When consumers are concerned and confused, they turn to trusted resources for guidance. Unlike the medical entry point—which is focused on condition-specific ailments (gut, brain, joint), club members share an interest in metabolism, lean body mass, strength, endurance and weight management. The sports/energy/weight management category accounted for 32 percent of sales in 2018, according to the Nutrition Business Journal 2019 NBJ Condition Specific Report, making it the largest segment by percentage. Members are increasingly turning to your fitness professionals for advice.
To take advantage of this interest, clubs can provide a focused group of tested, professional grade supplements, each with the goal of achieving optimal performance and wellness. It is important to conduct product training for your personal trainers and staff. You can stock selected SKUs or provide recommendations and profit from an affiliate code. Some professional companies will allow you to private label supplements.
A number of professional grade supplement distributors can set up customized online dispensaries for your organization or for individual trainers. In this way, you can profit from member reorders that take place online. Kaerwell is unique in helping clubs distribute private label products. You create private label to keep members captured.
Exploit the beauty-fitness interest. In 1985, comedian Billy Crystal, in an “Saturday Night Live” skit with Yankee owner George Steinbrenner, established the mantra for today’s cosmetic boom: “It’s more important to look good than to feel good.” Aesthetics—facials, skin resurfacing, non-invasive body shaping, fillers, neurotoxins and cosmeceuticals—are a large, rapidly growing industry. With a CAGR of 11.5 percent, industry sales to the professional are expected to reach $22.2 billion by 2025, according to a global medical aesthetics report from Research and Markets.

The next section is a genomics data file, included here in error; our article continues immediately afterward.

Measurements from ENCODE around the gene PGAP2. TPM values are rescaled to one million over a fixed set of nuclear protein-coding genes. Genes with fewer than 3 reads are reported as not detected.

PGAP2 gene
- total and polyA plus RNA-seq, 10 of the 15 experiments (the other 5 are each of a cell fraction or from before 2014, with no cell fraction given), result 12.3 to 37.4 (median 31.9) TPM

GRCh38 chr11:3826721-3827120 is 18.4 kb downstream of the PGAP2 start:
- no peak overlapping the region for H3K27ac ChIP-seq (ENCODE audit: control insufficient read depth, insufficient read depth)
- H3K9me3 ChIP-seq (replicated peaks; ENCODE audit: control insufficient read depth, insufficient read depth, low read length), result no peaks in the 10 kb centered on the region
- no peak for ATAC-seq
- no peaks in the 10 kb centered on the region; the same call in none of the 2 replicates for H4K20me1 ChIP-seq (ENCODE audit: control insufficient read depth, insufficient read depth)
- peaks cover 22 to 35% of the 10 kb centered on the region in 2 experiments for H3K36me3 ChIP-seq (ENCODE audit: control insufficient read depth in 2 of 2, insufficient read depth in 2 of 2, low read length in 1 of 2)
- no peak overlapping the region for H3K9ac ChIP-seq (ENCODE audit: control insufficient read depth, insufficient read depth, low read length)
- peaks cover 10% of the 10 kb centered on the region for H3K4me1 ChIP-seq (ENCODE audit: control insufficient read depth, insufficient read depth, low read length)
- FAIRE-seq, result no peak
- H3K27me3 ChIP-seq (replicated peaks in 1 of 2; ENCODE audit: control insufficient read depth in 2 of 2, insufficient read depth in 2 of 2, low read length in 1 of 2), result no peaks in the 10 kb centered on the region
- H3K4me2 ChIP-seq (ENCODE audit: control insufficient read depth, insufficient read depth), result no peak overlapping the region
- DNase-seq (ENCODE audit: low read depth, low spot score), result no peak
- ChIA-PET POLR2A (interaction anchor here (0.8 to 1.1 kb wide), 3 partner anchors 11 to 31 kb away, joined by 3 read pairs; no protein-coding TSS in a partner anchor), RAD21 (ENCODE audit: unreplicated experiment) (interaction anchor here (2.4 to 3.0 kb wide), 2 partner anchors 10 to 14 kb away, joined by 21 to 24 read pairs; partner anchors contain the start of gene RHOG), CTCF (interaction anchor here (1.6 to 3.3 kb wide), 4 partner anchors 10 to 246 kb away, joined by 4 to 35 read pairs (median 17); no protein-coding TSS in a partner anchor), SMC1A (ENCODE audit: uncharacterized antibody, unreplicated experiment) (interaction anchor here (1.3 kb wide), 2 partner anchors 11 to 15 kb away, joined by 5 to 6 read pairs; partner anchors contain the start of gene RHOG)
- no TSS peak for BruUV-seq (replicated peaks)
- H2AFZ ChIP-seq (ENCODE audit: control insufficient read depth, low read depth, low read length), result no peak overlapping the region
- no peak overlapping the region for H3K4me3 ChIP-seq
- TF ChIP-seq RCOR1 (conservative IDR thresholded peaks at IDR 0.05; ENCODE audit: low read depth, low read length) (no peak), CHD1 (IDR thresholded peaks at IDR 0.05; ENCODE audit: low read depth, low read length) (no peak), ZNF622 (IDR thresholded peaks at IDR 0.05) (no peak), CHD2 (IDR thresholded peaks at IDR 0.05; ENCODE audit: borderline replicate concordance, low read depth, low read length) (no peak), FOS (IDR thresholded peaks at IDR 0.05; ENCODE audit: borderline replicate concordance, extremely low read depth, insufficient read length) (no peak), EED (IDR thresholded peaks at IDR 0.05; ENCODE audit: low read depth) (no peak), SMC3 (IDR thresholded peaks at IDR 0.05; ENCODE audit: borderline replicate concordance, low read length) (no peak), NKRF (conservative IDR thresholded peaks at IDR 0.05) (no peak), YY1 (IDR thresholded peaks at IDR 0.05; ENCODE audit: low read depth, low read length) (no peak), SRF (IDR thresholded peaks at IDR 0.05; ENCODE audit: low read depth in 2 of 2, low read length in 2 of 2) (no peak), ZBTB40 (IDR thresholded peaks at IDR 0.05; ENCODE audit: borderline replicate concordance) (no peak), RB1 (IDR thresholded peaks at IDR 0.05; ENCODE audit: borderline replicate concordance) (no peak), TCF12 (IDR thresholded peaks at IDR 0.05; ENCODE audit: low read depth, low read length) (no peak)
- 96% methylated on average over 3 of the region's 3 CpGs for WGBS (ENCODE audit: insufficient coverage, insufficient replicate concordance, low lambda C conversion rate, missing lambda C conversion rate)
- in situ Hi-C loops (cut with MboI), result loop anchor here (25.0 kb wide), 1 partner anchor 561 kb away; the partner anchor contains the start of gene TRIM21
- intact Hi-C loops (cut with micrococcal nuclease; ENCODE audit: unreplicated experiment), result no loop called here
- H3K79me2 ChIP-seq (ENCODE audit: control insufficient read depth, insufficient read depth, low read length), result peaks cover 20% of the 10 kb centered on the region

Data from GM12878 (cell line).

Many clubs have responded by providing spa services, most notably facials, massages and cosmeceutical sales. If you are not doing these services or are not reaching out to local resources for cross referral, consider doing so.
The bottom line. If you want to grow your business in 2020, consider expanding your horizons. Look for opportunities in health and fitness integration. Build relationships. All the while, recognize the important role the club industry plays in helping America get and stay healthy—and above all, the value you can add in this effort.
Mark J. Tager, MD, serves as director for Club Industry’s Healthcare & Fitness Integration Summit, Oct. 15-16, 2020, at the 2020 Club Industry Show. He is CEO of ChangeWell Inc., a San Diego-based company that trains health and wellness professionals as well as sales and marketing people to improve their presentation, persuasion and promotion skills. In his career, he has given more than 1,200 presentations. An early pioneer in wellness, he served as director of health promotion for Kaiser Permanente in Oregon and founded one of the country’s first health promotion centers. He is on the faculty for the Duke Integrative Medicine Leadership Program. He has written 10 books, the latest of which is “Cash-Pay Healthcare: How to Start, Grow & Perfect Your Practice” (with Stewart Gandolf, MBA). He received his undergraduate and medical degrees from Duke University and trained in family practice at the University of Oregon Health Sciences Center.